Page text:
It is probably not a plant that you would want to plant in a formal garden but then it does depend on which species you grow. The height of milkweed will range from two to six feet in height. They are typically long stemmed and not bushy plants. They will spread from the seed pods and will spread quite easily from the seeds which have a silk fine “fuzz” which are easily scattered by the wind. They will overwinter in our area, but I would cut them back in the winter and cover them with straw and they will come back in the spring. You must be aware that they spread not only via seed but rhizomes. So be careful where you plant them as they easily spread.

In working with them be careful as milkweed is toxic so wear gloves and a long-sleeved shirt. Deadheading the spent flowers will result in new buds. At this point you will have to decide – do I want monarchs feeding on the plants or not? If you are planting for the plant and flowers you will have to occasionally spray with a general-purpose insecticide. The primary pest is the monarch caterpillar and it can do serious damage in just a few days. So look at your plants every week or two. There are other pests that will eat the milkweed plant so keep an eye on them.

What types of milkweeds are easily grown here are:

  • Common milkweed (A. syriaca)
  • Swamp milkweed (A. incarnata)
  • Butterfly weed (A. tuberosa)

Other Information

Have JUST found this very fascinating web site which has a great podcast on Milkweed by Eric Lee-Mader . You can listen to it on your desktop, laptop, etc. He is also the author of the book The Milkweed Lands: An Epic Story of One Plant: Its Nature and Ecology listed below.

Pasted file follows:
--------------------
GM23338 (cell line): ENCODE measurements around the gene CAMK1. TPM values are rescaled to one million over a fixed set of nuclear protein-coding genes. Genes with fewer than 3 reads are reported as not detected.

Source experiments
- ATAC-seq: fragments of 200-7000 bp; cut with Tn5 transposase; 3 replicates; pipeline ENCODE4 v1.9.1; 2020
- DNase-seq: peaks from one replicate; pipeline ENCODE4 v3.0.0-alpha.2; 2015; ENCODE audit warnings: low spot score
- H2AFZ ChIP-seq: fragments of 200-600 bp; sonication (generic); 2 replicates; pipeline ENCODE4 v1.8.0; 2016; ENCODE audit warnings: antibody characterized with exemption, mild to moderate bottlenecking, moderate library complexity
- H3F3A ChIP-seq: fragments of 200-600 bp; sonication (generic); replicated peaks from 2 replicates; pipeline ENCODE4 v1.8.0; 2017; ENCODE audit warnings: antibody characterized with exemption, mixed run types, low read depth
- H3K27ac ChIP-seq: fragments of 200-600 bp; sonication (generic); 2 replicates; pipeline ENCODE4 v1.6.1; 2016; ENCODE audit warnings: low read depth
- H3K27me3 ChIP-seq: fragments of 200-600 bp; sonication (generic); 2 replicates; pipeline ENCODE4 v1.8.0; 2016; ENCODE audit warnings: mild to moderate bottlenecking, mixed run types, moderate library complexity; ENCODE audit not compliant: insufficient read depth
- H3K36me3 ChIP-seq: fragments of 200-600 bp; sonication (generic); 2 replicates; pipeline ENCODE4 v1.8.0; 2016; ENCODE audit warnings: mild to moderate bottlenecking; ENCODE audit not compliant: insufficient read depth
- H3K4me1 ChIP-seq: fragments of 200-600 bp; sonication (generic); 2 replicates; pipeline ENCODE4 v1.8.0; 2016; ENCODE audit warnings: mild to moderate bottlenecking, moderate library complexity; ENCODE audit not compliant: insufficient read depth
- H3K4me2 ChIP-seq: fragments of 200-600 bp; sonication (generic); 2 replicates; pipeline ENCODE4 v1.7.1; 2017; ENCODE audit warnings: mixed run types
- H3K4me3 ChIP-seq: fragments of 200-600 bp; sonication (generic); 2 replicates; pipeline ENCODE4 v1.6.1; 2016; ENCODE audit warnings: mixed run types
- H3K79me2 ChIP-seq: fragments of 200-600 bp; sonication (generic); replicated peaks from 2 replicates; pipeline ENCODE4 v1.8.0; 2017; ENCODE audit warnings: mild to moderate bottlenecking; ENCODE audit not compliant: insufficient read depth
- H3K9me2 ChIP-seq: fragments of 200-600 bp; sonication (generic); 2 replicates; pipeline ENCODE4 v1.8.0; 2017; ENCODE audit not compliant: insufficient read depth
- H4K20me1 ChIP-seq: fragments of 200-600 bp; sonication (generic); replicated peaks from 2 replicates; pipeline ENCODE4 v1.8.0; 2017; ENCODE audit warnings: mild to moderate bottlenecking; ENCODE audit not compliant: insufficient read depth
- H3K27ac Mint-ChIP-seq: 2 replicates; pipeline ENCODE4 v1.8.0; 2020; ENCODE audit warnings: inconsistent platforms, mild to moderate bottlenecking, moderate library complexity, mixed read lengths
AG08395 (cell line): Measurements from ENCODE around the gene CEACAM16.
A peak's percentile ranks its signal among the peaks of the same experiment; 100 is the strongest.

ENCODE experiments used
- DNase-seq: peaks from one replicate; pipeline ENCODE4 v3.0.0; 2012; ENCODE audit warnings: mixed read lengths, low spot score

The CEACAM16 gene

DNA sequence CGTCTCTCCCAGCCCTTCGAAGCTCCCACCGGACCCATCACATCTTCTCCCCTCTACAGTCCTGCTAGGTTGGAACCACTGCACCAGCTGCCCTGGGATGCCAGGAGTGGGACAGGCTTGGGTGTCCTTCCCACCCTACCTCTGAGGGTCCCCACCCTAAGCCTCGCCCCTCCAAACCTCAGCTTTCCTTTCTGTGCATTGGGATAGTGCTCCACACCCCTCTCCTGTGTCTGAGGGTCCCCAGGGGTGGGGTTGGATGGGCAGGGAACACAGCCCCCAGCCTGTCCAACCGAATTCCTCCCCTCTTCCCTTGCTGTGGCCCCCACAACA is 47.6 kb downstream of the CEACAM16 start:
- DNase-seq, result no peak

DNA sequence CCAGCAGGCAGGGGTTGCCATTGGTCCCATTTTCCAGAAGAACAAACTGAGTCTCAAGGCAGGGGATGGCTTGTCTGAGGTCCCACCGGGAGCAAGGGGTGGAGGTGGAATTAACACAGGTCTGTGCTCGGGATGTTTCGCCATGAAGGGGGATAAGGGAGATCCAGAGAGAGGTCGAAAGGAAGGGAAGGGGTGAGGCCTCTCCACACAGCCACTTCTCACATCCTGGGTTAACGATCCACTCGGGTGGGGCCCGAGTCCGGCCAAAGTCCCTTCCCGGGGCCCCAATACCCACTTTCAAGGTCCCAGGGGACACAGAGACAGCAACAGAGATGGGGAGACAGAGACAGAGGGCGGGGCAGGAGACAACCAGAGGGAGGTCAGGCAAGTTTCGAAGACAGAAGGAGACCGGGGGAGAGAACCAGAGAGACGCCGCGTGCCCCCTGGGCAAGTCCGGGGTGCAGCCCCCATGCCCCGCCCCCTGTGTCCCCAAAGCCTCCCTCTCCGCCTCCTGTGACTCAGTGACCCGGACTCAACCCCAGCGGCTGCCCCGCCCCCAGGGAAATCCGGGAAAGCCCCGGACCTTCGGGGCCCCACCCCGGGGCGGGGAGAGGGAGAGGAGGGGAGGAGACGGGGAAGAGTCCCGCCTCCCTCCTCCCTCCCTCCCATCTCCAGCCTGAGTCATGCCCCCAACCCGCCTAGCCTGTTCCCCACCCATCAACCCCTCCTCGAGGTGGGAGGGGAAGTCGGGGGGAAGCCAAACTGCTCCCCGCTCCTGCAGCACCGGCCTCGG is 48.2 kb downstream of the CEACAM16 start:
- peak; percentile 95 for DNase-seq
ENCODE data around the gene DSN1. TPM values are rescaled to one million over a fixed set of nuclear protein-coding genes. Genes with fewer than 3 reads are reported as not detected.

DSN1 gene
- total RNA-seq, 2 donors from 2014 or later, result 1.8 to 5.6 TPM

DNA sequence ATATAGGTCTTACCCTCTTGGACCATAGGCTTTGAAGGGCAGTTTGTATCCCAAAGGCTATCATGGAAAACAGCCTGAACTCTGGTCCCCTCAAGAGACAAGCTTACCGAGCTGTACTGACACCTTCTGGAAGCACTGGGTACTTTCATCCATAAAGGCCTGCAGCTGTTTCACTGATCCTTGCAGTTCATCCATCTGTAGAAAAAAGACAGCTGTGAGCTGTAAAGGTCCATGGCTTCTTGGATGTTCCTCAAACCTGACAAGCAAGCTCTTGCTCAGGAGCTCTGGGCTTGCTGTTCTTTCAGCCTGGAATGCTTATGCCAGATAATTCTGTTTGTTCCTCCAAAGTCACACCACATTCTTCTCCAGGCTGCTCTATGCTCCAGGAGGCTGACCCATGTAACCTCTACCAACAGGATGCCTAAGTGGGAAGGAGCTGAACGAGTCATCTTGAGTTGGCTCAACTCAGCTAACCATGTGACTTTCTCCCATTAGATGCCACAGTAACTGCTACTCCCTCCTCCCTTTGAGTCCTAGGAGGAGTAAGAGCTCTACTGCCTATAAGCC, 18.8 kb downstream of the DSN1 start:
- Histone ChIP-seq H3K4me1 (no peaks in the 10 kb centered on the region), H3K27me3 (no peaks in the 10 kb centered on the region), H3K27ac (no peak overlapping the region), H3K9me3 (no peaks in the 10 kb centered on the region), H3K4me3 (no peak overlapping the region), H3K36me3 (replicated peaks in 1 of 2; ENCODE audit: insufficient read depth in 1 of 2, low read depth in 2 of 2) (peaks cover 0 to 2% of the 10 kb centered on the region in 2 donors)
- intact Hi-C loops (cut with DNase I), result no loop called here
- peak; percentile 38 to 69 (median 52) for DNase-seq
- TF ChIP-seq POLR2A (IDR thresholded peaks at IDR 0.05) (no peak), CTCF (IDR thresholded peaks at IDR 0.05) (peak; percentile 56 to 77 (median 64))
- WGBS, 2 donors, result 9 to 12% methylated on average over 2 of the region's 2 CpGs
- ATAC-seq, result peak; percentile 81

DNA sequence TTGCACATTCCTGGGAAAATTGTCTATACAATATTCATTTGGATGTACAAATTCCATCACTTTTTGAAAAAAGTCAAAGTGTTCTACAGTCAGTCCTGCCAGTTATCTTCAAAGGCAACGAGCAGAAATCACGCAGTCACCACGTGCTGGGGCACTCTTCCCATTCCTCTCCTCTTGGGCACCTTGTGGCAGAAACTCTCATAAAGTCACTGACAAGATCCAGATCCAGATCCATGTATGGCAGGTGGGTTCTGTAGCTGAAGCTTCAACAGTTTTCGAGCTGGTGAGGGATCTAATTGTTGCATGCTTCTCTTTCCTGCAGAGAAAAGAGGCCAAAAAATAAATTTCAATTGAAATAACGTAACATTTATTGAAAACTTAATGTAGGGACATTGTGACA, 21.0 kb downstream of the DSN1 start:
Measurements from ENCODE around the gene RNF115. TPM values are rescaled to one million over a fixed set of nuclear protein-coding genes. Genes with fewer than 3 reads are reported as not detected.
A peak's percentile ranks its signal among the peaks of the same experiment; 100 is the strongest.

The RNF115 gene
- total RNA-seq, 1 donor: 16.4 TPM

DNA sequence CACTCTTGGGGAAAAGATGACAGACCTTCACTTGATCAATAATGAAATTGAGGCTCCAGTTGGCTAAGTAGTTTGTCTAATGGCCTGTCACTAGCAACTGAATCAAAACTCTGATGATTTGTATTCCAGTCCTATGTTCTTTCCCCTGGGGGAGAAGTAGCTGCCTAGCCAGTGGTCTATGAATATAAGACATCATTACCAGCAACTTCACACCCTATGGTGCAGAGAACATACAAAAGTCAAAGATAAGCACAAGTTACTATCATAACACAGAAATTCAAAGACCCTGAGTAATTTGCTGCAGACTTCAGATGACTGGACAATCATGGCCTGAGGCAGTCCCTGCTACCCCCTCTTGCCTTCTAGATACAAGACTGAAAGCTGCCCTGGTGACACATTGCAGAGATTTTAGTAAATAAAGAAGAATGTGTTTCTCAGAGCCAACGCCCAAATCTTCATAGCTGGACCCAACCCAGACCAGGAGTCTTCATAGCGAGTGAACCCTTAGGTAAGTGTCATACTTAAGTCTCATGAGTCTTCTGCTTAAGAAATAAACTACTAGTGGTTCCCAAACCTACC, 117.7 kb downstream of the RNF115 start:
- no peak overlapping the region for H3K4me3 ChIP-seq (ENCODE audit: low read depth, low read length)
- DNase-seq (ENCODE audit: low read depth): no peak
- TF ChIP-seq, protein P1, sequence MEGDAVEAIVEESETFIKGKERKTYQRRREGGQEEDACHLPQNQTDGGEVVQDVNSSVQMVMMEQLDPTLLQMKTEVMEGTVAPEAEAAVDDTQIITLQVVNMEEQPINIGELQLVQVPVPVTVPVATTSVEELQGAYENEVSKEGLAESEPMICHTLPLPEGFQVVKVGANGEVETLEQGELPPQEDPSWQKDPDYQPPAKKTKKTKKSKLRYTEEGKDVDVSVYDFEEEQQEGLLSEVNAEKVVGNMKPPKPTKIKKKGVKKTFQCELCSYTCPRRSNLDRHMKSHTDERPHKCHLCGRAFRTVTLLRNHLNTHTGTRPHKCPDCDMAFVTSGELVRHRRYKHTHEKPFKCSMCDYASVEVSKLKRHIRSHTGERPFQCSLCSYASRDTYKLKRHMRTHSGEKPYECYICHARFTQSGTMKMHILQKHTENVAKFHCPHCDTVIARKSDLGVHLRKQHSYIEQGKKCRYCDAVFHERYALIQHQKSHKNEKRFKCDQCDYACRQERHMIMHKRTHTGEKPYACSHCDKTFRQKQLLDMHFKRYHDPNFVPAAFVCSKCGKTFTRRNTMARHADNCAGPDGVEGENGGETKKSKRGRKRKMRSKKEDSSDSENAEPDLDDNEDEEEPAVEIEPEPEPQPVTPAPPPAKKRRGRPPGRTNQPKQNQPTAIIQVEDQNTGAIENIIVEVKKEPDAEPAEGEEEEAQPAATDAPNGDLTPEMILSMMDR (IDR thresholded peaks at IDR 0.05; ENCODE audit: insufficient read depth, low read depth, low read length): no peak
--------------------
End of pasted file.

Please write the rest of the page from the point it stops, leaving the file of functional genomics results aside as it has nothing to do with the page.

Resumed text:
Where can I get milkweed seeds online. Both URLs will give you a variety of sources to get a variety of milkweed seeds and/or plants.

Go to Amazon and search for milkweed seeds – They have a large selection. You will only need a small packet of seeds and many of the source’s ship six, or so, varieties of milkweed per order. Do not waste your money on plants as they are quite expensive relative to the seeds.

There are a few nurseries in the local area that will sell milkweed plants at reasonable prices. Based on last year’s prices a single plant will range from $3.50 to $10.00. Myself, I simply get the seeds from last year’s plants `and plant my own.

There are a couple of books on Milkweed and Monarchs you might want to look up. Again – guess where to go – Amazon:

  • Monarchs and Milkweed: A Migrating Butterfly, a Poisonous Plant, and Their Remarkable Story of Coevolution Hardcover – March 28, 2017
  • The Milkweed Lands: An Epic Story of One Plant: Its Nature and Ecology Hardcover – September 26, 2023

External references for pictures and other information